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Louisville, KY, United States

Childres I.,Purdue University | Jauregui L.A.,Purdue University | Foxe M.,Purdue University | Foxe M.,Pennsylvania State University | And 6 more authors.
Applied Physics Letters | Year: 2010

Electron beam exposure is a commonly used tool for fabricating and imaging graphene-based devices. Here, we present a study of the effects of electron-beam irradiation on the electronic transport properties of graphene and the operation of graphene field-effect transistors (GFETs). Exposure to a 30 keV electron-beam caused negative shifts in the charge-neutral point (CNP) of the GFET, interpreted as due to n-doping in the graphene from the interaction of the energetic electron beam with the substrate. The shift in the CNP is substantially reduced for suspended graphene devices. The electron beam is seen to also decrease the carrier mobilities and minimum conductivity, indicating defects created in the graphene. The findings are valuable for understanding the effects of radiation damage on graphene and for the development of radiation-hard graphene-based electronics. © 2010 American Institute of Physics. Source

Agency: National Science Foundation | Branch: | Program: SBIR | Phase: Phase I | Award Amount: 200.00K | Year: 2010

This Small Business Innovation Research Phase I project is to demonstrate the feasibility of batch fabricating high-aspect ratio atomic force microscopy (AFM) probes. These probes have excellent mechanical and electrical properties and are customizable to a wide range of applications and substrates. Currently each probe is individually fabricated by dipping a silver-coated probe into melted gallium at room temperature, resulting in the self-assembly of a long, constant-diameter metal nanoneedle on the probe tip. Current production throughput is only five probes per hour. Because of their unique form and function there is a growing demand for these probes which can only be met if they are fabricated in parallel. In Phase I, a batch process will be developed, with the goal of moderate yield (25%) over a 1 cm square area. One innovative aspect of the project is the use of a gallium coated substrate that has an elastomeric underlayer to provide a degree of self-alignment that ensures intimate contact of the thick gallium film layer with surfaces that are not perfectly flat. The extension of this concept - in future studies - to the patterning of arrays of freestanding nanoneedles over curved and multilevel substrates appears reasonable. Based on the attainment of adequate yields in Phase I, Phase II will focus on the development of a semi-automated tool for wafer-scale growth of probes. The broader impact/commercial potential of this project is a dramatically increased commercial viability of a new kind of specialized AFM probe. The total market for AFM probes is $385 million, of which up to $100 million is addressable, if such probes can be fabricated in larger quantities. Since the launch of this technology in late 2008, customer feedback has been overwhelmingly positive. Current customers of these probes have made it clear that this new probe technology represents an enabling tool which will help advance and accelerate the pace of research and discovery in areas including nanomanipulation, biophysical probing, nanomechanics, nanoelectronics and metrology. The long range economic and societal impact will be a new manufactured product which will help to maintain U.S. leadership in nanotechnology and create high-paying technical jobs for scientists and engineers in Kentucky, a state where such opportunities have traditionally been extremely limited.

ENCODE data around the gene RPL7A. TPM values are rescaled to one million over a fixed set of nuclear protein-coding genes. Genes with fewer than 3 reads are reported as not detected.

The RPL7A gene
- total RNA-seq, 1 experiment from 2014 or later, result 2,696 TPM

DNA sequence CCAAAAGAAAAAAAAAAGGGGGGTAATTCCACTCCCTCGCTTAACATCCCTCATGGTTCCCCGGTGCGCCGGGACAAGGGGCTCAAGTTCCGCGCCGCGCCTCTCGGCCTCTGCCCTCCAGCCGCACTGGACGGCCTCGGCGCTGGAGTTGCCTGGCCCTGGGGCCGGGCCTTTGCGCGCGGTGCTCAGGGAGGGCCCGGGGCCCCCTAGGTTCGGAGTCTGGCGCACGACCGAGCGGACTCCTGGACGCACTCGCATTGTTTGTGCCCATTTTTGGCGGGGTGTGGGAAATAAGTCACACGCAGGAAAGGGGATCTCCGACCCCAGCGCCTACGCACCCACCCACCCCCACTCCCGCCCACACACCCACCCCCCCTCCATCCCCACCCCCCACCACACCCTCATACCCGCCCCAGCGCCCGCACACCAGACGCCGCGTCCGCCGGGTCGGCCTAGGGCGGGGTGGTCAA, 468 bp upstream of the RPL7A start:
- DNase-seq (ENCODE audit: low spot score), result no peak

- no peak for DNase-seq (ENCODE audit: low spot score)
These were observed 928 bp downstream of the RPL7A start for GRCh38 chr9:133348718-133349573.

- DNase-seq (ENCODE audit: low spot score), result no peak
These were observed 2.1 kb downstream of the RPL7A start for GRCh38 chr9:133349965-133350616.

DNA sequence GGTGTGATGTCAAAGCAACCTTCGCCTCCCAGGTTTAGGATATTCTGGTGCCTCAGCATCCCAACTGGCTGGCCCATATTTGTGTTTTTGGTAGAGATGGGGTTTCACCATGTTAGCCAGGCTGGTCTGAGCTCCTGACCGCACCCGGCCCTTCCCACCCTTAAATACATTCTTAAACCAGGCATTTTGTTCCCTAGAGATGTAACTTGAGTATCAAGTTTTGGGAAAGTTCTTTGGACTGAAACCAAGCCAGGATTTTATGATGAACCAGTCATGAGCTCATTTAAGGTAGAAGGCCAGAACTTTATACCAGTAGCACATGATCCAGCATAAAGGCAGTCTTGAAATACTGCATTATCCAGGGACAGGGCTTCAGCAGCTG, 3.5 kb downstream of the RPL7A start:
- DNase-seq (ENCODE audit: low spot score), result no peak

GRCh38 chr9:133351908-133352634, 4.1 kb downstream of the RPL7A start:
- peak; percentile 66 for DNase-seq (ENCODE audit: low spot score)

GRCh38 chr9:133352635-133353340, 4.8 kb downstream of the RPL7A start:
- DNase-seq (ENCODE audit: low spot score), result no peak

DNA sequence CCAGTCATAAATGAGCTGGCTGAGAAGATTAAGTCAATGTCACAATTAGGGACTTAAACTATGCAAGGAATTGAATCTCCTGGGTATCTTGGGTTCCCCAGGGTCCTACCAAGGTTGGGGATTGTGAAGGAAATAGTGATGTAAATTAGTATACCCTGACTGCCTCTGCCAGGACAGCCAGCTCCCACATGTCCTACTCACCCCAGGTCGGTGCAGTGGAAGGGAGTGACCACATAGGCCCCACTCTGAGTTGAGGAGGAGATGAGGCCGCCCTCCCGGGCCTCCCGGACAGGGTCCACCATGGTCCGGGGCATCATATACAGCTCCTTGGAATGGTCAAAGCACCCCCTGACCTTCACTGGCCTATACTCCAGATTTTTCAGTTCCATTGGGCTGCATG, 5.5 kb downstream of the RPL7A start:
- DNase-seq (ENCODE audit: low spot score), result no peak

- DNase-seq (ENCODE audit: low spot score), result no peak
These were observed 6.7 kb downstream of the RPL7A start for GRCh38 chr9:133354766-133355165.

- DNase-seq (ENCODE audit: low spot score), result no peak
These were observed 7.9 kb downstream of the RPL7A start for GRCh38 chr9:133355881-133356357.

NaugaNeedles LLC | Date: 2011-11-22

In one embodiment, the present invention provides the description of an inexpensive and disposable handheld device for detecting Circulating tumor cells (CTC) in blood called a handheld CTC detector (HCTCD). The HCTCD is capable of detecting less than

Agency: NSF | Branch: Standard Grant | Program: | Phase: | Award Amount: 892.00K | Year: 2011

This Small Business Innovation Research (SBIR) Phase II project aims to develop a low-cost manufacturing process to produce conductive and high-aspect-ratio probes for atomic force microscopy (AFM). A new fabrication tool with high-precision alignment and in-situ process monitoring sensors will be designed and constructed. The probes (so-called NeedleProbes) will be fabricated in a batch process that can pattern an entire wafer of conventional AFM probes with freestanding metal alloy nanowire tips.

The broader/commercial impacts of this project will be the potential to provide affordable, conductive and high-aspect-ratio AFM probes that would be well suited in biology for cell scanning and probing, and materials science for imaging of ultra-high-aspect-ratio structures, and electronic measurement of nanostructures. The current fabrication method of AFM probes is a serial process that produces approximately five probes per hour. The advancement in this project toward batch fabrication is expected to extend far beyond the current fabrication method and result in a price reduction of the probes by a factor of 5.

NaugaNeedles LLC | Date: 2011-08-22

The present invention provides a description for an instrument for creating arrays of metal nanostructures allows on various substrates at the wafer scale. Embodiment methods permit for the formation of individual and arrays of metal alloys of nanostructures by bringing an array of liquid metal droplets droplet in contact with an array of metal patterns by using high precision manipulation mechanism. Top view and side view optical lenses are used to observe the manipulation process and also allow for aligning the metal droplets with film of solid metal patterns. As one example, this instrument is capable of pattering high aspect ratio nanostructures such as silver-gallium (Ag

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